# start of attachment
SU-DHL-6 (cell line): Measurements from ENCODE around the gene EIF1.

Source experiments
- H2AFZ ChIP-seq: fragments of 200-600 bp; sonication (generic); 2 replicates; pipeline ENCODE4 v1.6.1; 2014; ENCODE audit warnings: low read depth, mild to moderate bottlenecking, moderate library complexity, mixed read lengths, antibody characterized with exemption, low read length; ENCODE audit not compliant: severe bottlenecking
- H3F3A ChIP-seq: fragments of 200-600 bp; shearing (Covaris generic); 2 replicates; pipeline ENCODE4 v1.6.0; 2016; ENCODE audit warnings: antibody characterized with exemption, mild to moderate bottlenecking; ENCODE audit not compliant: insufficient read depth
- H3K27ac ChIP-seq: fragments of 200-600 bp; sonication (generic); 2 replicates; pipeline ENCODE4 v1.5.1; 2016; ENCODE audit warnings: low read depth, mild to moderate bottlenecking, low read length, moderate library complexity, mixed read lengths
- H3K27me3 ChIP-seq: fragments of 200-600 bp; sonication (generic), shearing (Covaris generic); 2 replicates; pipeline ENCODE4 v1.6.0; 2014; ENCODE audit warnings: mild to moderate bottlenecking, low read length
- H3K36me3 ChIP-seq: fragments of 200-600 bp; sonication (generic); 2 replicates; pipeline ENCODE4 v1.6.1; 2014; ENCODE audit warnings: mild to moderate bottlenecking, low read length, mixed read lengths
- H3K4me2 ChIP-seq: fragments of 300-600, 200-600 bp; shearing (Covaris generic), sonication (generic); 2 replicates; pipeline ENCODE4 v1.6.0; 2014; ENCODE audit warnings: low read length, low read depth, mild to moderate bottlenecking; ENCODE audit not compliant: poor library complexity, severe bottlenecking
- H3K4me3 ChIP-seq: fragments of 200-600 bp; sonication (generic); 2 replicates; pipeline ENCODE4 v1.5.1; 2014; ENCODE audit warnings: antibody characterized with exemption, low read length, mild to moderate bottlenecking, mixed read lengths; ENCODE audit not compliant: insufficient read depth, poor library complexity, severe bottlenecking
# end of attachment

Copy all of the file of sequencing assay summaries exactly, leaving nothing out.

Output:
SU-DHL-6 (cell line): Measurements from ENCODE around the gene EIF1.

Source experiments
- H2AFZ ChIP-seq: fragments of 200-600 bp; sonication (generic); 2 replicates; pipeline ENCODE4 v1.6.1; 2014; ENCODE audit warnings: low read depth, mild to moderate bottlenecking, moderate library complexity, mixed read lengths, antibody characterized with exemption, low read length; ENCODE audit not compliant: severe bottlenecking
- H3F3A ChIP-seq: fragments of 200-600 bp; shearing (Covaris generic); 2 replicates; pipeline ENCODE4 v1.6.0; 2016; ENCODE audit warnings: antibody characterized with exemption, mild to moderate bottlenecking; ENCODE audit not compliant: insufficient read depth
- H3K27ac ChIP-seq: fragments of 200-600 bp; sonication (generic); 2 replicates; pipeline ENCODE4 v1.5.1; 2016; ENCODE audit warnings: low read depth, mild to moderate bottlenecking, low read length, moderate library complexity, mixed read lengths
- H3K27me3 ChIP-seq: fragments of 200-600 bp; sonication (generic), shearing (Covaris generic); 2 replicates; pipeline ENCODE4 v1.6.0; 2014; ENCODE audit warnings: mild to moderate bottlenecking, low read length
- H3K36me3 ChIP-seq: fragments of 200-600 bp; sonication (generic); 2 replicates; pipeline ENCODE4 v1.6.1; 2014; ENCODE audit warnings: mild to moderate bottlenecking, low read length, mixed read lengths
- H3K4me2 ChIP-seq: fragments of 300-600, 200-600 bp; shearing (Covaris generic), sonication (generic); 2 replicates; pipeline ENCODE4 v1.6.0; 2014; ENCODE audit warnings: low read length, low read depth, mild to moderate bottlenecking; ENCODE audit not compliant: poor library complexity, severe bottlenecking
- H3K4me3 ChIP-seq: fragments of 200-600 bp; sonication (generic); 2 replicates; pipeline ENCODE4 v1.5.1; 2014; ENCODE audit warnings: antibody characterized with exemption, low read length, mild to moderate bottlenecking, mixed read lengths; ENCODE audit not compliant: insufficient read depth, poor library complexity, severe bottlenecking